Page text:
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Re: Proposal: "Canonical" RDF/XML

From: Charles McCathieNevile <charles@w3.org>
Date: Sun, 29 Jun 2003 10:42:43 -0400 (EDT)
To: Benja Fallenstein <b.fallenstein@gmx.de>
cc: rdf-i <www-rdf-interest@w3.org>
Message-ID: <Pine.LNX.4.30.0306291033541.8853-100000@tux.w3.org>

On Sun, 29 Jun 2003, Benja Fallenstein wrote:

>Hi Charles,
>Charles McCathieNevile wrote:
>> One of the benefits of the XML syntax should be that many things can be done
>> with RDF without having to have a full RDF framework - there are a lot of XML
>> tools and development that could be applied to information if a canonical
>> syntax was available.
>> On the other hand, rather than suggesting there is a single caonical
>> approach, I thin what is useful is a simple mechanism for saying how to turn
>> given RDF into a particular XML schema for processing the bits that are
>> understood.
>So, this is the issue of converting RDF to domain-specific XML (the
>converter needs to be specific to a given RDF vocabulary for this).

No, the cnverter needs to be for a specific resulting XML vocabulary (and it
should be aware of whether you expect it to do RDF Schema based inferencing,
OWL-based inferencing, etc)

>All well and good, but I don't think it's exactly related to my problem.
>:-) Which is: diffing/merging/version controlling arbitrary RDF data. --

I think that your problem is similar to what I would like to do - being
able to control arbitrary RDF data with tools completely ignorant of RDF and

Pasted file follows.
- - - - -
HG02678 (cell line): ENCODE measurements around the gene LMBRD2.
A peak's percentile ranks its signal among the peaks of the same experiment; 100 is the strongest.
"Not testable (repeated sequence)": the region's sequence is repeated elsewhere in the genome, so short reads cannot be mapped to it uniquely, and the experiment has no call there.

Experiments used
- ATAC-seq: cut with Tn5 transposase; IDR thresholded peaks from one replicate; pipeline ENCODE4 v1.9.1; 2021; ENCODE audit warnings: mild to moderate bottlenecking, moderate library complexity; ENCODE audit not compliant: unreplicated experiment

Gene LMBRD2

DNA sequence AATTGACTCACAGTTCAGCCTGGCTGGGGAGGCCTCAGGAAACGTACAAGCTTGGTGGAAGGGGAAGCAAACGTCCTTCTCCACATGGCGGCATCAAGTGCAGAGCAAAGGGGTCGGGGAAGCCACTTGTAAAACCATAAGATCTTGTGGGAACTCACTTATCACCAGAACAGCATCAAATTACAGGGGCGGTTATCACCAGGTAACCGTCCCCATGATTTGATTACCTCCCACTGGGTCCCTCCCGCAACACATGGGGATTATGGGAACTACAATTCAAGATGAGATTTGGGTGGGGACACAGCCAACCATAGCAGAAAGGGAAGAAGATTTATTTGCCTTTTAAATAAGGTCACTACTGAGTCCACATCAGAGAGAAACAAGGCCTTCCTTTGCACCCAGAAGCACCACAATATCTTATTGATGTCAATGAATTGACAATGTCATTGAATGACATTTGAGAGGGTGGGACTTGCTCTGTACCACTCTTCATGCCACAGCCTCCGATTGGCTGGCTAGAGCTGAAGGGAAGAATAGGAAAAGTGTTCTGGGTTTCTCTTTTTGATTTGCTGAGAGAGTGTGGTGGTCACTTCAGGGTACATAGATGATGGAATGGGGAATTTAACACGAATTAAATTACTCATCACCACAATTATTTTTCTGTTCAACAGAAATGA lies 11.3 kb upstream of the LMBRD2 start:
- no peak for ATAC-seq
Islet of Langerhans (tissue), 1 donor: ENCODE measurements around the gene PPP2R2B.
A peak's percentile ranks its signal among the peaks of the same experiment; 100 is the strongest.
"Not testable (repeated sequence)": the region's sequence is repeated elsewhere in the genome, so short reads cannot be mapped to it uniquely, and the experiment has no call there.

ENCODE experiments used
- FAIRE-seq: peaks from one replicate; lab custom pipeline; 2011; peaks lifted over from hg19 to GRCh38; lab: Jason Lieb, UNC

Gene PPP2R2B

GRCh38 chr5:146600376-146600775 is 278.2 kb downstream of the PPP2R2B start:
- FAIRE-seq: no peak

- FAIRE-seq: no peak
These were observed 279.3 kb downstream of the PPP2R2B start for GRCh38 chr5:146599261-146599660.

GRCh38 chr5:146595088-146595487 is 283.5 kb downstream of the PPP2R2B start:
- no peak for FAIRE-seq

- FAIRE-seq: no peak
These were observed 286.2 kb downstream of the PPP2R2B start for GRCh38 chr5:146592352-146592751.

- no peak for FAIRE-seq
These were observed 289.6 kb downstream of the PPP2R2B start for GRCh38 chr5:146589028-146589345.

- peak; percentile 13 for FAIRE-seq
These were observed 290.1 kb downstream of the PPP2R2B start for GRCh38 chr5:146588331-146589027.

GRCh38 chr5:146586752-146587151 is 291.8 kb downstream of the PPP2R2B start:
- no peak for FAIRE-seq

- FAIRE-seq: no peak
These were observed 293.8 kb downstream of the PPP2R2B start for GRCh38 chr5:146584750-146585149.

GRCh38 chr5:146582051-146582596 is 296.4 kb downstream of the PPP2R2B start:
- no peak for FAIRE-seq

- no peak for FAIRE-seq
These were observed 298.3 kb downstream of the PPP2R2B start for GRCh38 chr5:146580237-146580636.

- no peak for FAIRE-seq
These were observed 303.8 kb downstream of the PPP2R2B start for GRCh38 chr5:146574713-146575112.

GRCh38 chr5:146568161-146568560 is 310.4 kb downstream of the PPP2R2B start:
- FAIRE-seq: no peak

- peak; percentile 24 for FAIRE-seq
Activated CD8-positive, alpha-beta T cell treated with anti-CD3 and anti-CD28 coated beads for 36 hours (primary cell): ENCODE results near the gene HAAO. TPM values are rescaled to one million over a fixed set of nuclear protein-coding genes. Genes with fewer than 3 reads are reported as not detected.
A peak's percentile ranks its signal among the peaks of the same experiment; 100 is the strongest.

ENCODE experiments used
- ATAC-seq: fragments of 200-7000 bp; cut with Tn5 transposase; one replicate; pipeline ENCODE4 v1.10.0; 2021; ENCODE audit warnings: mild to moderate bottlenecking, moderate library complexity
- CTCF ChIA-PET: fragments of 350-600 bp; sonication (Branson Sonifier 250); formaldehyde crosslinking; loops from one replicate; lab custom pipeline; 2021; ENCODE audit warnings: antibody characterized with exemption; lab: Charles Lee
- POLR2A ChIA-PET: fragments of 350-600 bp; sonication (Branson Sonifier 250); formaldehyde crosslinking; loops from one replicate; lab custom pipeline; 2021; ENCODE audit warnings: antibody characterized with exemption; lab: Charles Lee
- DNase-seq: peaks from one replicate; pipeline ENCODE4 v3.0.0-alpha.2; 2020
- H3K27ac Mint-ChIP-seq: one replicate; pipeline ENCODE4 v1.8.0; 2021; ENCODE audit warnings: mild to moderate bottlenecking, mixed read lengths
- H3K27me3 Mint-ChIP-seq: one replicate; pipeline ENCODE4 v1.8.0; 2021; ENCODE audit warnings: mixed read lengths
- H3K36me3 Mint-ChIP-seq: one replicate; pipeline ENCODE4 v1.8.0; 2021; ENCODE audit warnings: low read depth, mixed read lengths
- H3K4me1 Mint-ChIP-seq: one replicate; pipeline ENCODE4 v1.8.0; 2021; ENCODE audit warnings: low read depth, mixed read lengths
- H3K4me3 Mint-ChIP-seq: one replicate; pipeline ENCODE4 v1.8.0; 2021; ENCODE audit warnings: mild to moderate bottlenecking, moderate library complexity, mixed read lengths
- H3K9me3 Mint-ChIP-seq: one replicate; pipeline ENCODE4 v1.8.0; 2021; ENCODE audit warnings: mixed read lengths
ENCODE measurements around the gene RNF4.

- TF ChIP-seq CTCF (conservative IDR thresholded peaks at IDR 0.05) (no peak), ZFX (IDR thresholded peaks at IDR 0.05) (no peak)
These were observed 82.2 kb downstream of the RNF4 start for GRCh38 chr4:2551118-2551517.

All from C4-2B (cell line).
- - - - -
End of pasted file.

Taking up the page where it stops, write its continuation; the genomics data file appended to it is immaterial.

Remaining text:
only able to handle basic XML schemata. (I don't go as far as wanting to work
with arbitrarily formatted text - I am prepared to move past grep in order to
meet RDF data halfway :)

>The first application for this is that my working group wants to
>maintain a TODO list/calendar/schedule/note board/etc. as an RDF graph
>in our CVS repository. We want to be able to mix many different
>vocabularies there.
>I think that your approach doesn't apply there... :)

I think it does. You keep RDF data, with whatever mixed vocabs and so on you
have, in a document. But when you want to work with it you have an interface
that gives a canonical form - an for different tasks you maight have
different forms.

My use case is as follows:

I collect data mixing foaf information about who knows who, what they are
interested in and working on with information about what languages they
speak, stuff about where they are when, (both in generic location and in
terms of attending events), what they look like, and perhaps a few other

If I can have a simple expression of who knows whom, extracted from my data
and strait-jaceketed into an XML schema I could process that with an Xform,
and then drop the resultng stuff back into the RDF data collection. If I want
to put information about who is in a particular picture, and what event it
was taken at, I would like to use a different XML canonical form suited to
that task - that is what I was promisde XML would do for me. What RDF does
for me is let me mix thesee things easily, and if I use RDF-aware tools I can
easily add new things anywhere - for example I might add some new information
directly to the RDF I have using RDF Author.


Received on Sunday, 29 June 2003 10:42:45 UTC

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